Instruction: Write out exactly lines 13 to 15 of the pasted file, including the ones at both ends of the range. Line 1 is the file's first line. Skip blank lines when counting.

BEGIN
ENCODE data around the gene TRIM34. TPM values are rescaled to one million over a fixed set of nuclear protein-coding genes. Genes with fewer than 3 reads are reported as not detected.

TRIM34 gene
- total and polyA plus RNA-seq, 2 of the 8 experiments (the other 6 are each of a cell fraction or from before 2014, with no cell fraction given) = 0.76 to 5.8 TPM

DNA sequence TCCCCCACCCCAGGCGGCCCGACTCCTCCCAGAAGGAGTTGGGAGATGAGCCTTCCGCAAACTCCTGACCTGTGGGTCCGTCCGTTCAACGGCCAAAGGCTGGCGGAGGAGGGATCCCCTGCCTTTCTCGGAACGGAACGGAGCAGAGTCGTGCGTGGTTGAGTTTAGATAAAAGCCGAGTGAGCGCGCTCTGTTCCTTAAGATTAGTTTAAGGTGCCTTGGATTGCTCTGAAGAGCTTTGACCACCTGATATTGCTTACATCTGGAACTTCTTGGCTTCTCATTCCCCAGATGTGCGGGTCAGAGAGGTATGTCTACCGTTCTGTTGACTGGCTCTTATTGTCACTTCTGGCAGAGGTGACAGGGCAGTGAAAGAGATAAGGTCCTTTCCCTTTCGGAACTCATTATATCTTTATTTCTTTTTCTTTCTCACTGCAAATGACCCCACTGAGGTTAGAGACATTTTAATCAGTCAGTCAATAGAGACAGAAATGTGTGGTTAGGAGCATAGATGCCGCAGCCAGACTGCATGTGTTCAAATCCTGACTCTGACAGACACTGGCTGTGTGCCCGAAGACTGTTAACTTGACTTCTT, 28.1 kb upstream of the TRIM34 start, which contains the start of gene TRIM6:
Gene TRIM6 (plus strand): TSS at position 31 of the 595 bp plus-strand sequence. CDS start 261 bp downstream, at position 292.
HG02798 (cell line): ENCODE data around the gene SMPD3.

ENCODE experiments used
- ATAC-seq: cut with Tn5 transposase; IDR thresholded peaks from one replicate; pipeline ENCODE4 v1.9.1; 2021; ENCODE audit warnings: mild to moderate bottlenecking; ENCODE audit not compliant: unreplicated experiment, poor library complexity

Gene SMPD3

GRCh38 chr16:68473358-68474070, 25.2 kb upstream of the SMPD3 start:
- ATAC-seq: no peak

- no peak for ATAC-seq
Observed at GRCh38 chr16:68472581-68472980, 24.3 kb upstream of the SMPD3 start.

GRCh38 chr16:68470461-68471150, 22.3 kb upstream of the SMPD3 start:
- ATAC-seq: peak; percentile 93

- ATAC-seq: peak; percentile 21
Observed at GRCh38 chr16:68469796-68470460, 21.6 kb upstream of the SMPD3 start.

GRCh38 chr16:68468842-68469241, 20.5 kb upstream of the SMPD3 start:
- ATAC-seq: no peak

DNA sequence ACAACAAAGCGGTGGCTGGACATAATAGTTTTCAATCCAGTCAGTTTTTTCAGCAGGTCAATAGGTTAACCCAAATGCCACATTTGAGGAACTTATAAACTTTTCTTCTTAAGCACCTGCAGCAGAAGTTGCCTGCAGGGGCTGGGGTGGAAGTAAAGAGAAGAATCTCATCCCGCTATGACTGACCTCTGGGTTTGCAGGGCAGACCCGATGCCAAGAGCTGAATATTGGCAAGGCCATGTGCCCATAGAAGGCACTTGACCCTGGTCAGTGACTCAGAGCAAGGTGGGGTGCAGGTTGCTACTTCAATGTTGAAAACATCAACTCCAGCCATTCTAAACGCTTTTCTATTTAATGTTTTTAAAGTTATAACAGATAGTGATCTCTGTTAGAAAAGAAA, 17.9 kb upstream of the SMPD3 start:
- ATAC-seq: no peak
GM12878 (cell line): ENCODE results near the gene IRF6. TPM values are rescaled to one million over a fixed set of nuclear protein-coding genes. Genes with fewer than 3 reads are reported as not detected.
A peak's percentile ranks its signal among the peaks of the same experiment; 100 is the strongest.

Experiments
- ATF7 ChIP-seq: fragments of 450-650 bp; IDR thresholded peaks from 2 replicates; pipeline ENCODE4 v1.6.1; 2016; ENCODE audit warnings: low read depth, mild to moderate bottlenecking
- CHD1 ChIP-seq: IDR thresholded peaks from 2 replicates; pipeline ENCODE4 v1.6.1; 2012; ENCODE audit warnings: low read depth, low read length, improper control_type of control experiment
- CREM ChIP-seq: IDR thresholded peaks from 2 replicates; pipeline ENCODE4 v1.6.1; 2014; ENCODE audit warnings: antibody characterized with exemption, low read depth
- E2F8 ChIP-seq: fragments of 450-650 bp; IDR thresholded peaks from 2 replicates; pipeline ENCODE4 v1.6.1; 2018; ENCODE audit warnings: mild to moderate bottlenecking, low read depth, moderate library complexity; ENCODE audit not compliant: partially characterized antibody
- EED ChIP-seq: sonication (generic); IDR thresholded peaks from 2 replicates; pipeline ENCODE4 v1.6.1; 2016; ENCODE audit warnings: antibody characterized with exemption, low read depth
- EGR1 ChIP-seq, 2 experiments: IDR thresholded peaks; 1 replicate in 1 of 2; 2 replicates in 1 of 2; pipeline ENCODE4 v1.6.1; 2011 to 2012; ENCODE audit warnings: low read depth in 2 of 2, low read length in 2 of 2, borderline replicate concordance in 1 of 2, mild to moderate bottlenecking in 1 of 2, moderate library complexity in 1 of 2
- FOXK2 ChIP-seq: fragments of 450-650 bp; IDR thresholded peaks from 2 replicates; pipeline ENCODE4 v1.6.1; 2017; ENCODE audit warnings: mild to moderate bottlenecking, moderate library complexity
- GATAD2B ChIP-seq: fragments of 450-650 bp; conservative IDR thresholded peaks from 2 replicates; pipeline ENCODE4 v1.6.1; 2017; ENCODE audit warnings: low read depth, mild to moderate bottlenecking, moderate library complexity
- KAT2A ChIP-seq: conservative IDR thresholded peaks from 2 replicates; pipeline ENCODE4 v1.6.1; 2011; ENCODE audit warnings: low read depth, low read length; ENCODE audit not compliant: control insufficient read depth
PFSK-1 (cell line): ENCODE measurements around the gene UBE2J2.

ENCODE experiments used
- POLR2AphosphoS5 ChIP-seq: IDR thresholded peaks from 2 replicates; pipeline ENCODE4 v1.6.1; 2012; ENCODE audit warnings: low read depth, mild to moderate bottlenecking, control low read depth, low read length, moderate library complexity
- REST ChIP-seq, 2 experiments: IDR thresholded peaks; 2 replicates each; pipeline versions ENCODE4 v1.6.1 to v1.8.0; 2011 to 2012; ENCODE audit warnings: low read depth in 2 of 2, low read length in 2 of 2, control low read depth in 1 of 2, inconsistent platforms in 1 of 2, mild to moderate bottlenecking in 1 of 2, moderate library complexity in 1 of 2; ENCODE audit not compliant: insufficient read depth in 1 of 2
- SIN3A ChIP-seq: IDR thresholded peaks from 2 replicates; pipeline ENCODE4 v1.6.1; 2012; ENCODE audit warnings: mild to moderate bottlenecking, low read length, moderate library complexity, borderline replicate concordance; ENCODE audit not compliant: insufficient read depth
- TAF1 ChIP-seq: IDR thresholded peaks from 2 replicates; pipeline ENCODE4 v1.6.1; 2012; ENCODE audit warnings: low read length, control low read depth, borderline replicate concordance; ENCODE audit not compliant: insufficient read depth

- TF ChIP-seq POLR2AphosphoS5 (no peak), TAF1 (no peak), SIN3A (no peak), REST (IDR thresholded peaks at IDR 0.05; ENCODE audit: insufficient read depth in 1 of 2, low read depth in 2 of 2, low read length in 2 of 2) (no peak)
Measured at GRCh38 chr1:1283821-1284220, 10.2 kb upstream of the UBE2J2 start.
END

Observed at GRCh38 chr16:68472581-68472980, 24.3 kb upstream of the SMPD3 start.

GRCh38 chr16:68470461-68471150, 22.3 kb upstream of the SMPD3 start:
- ATAC-seq: peak; percentile 93